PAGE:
The differences in leadership styles between the two companies have undoubtedly impacted their long-term financial performance. G.E.’s frequent leadership changes and short-term focus may have hindered strategic decision-making and prevented the development of a cohesive vision. Conversely, Buffett’s steady leadership and emphasis on long-term value creation have contributed to Berkshire Hathaway’s success.


Organizational culture plays a significant role in shaping employee behavior, decision-making, and overall performance. General Electric and Berkshire Hathaway exhibit distinctive cultures that may account for their divergent financial outcomes.

G.E.’s culture has historically been characterized by a focus on performance metrics and financial targets (Kruk et al., 2018). This results-oriented culture may have contributed to short-term thinking and a lack of emphasis on sustainable growth strategies. Furthermore, G.E.’s culture has been criticized for its hierarchical structure and bureaucracy, which may have hindered innovation and adaptability.

In contrast, Berkshire Hathaway’s culture emphasizes integrity, long-term thinking, and decentralized decision-making. Buffett has fostered a culture that encourages autonomy, personal accountability, and a commitment to shareholder value. This culture may have facilitated a more agile and entrepreneurial approach, enabling Berkshire Hathaway to identify promising investment opportunities and adapt to changing market dynamics.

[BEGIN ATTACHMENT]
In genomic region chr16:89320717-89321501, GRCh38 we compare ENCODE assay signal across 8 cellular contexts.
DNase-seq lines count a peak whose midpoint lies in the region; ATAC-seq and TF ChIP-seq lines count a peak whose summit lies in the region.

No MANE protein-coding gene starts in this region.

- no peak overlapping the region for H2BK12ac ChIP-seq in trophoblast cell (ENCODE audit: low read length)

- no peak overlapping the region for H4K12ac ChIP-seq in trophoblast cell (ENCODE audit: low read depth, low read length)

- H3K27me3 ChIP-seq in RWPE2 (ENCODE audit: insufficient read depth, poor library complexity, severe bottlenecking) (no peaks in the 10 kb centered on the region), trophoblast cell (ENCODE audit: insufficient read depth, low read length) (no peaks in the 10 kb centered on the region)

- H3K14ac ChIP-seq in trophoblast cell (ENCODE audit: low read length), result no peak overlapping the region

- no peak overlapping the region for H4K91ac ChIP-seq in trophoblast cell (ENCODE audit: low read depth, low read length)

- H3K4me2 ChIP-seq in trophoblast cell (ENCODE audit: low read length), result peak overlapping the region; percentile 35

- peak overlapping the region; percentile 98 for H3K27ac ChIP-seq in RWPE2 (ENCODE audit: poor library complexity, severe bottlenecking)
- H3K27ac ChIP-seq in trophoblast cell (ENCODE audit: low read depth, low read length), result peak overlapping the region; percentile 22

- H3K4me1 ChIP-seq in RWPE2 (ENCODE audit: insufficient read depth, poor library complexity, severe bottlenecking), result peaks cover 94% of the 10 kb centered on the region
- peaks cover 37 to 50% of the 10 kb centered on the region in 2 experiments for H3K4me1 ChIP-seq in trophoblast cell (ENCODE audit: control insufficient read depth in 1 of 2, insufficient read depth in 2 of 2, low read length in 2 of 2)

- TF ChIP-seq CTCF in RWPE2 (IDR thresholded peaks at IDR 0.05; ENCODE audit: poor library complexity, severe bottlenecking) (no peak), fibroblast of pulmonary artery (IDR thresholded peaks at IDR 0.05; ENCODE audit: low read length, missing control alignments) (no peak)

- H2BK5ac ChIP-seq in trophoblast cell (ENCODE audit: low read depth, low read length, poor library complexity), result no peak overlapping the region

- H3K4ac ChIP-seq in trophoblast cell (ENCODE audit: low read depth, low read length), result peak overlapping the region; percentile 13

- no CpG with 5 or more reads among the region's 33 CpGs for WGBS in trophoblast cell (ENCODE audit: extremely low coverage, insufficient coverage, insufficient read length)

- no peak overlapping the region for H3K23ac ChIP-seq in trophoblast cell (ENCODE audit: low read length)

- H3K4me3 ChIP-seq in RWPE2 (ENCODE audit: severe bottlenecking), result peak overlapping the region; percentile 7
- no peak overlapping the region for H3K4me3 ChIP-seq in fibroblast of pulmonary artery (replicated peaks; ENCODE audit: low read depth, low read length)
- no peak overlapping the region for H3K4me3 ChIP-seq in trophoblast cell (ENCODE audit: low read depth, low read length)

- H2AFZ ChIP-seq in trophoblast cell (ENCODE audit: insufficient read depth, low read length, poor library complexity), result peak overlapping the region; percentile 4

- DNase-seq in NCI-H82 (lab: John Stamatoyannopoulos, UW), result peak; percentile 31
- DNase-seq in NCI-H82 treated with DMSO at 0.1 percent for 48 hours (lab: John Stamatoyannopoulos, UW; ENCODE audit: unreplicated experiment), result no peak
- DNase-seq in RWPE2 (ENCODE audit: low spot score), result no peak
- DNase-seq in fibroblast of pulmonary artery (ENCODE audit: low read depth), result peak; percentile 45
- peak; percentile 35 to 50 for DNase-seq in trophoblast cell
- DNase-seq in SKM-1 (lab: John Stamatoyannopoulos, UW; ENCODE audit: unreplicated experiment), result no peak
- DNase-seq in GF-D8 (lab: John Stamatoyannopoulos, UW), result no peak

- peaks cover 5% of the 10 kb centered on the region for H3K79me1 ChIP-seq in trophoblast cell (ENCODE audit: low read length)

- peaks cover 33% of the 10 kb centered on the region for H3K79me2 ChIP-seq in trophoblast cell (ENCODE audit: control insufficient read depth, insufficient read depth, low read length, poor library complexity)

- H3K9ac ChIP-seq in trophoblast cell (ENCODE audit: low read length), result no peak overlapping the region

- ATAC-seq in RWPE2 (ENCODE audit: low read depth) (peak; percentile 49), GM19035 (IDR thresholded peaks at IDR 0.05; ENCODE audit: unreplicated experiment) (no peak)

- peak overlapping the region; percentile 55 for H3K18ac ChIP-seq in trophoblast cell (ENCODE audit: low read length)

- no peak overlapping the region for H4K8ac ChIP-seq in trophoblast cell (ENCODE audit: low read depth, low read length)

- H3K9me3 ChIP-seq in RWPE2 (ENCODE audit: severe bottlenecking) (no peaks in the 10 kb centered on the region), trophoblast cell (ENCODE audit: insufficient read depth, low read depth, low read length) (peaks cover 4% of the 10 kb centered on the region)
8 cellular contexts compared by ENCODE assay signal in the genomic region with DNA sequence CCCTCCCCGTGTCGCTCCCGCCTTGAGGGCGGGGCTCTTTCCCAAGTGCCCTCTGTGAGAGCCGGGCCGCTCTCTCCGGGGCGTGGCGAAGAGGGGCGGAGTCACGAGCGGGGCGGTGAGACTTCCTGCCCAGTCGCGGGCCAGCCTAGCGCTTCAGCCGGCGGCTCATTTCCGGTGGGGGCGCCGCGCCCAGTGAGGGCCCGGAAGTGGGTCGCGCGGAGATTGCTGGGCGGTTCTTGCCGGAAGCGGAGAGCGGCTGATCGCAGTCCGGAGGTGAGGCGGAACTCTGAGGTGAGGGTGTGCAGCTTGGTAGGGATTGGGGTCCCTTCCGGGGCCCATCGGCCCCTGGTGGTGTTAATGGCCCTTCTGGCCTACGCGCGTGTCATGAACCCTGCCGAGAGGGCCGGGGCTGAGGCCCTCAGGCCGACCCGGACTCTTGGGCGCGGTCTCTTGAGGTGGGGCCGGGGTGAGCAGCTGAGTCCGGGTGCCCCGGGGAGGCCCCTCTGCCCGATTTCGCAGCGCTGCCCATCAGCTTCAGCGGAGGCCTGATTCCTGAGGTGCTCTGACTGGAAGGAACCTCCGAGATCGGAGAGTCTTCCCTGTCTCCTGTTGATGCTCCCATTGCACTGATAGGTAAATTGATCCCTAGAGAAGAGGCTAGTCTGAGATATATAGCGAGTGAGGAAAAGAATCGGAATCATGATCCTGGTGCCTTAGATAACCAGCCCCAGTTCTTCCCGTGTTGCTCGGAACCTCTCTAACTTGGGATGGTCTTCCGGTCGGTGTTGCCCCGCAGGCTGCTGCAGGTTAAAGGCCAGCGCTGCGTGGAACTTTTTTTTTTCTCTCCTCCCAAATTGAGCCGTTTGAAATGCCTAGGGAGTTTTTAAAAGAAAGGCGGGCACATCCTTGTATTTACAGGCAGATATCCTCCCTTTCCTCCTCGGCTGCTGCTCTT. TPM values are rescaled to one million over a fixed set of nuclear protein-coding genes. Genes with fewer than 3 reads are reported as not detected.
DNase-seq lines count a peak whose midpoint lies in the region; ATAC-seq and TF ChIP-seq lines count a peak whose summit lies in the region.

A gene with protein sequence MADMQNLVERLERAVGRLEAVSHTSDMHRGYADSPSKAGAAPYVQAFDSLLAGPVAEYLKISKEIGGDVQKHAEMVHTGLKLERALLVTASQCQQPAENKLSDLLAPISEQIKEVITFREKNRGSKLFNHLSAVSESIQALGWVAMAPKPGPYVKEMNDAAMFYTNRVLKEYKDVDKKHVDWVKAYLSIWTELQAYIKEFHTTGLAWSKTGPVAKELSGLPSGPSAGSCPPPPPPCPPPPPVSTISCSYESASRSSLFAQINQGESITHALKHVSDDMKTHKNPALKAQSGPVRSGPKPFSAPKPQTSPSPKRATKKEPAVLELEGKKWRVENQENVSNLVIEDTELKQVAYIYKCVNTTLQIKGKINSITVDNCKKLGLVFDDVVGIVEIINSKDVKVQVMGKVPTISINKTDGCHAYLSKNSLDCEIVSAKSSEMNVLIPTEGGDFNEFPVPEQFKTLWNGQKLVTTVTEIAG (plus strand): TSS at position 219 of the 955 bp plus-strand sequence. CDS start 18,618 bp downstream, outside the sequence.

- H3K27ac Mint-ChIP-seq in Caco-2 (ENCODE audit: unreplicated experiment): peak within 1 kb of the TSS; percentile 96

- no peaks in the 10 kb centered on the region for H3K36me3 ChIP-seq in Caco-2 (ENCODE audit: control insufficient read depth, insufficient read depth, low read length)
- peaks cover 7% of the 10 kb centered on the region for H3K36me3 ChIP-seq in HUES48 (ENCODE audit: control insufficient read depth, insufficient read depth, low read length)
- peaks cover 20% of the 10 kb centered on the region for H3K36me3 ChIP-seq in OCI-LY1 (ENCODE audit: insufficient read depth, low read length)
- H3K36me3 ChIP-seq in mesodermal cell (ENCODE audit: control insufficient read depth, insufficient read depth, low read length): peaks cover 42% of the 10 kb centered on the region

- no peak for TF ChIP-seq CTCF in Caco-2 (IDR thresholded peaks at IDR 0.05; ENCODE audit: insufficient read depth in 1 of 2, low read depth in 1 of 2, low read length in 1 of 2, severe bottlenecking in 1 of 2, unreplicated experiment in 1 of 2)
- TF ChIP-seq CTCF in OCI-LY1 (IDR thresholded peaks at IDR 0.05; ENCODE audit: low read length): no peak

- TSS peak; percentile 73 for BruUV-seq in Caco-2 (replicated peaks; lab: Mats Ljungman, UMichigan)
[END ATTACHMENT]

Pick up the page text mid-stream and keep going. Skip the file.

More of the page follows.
The disparities in organizational culture between G.E. and Berkshire Hathaway likely influenced their respective financial performances. G.E.’s performance-oriented culture may have prioritized short-term gains over sustainable growth, while Berkshire Hathaway’s focus on integrity and long-term thinking fostered a more stable and successful business model.


Executive compensation plays a pivotal role in driving organizational performance and aligning the interests of leaders with shareholders. Differences in compensation plans for CEOs and executives between G.E. and Berkshire Hathaway can shed light on their financial outcomes.

G.E. had a complex compensation structure, often favoring short-term performance metrics such as earnings per share (EPS) and revenue growth. This approach incentivized executives to focus on short-term results, potentially overlooking the long-term sustainability of the business (Groysberg, 2023). The compensation plans at G.E. may have encouraged risky decision-making and hindered strategic planning.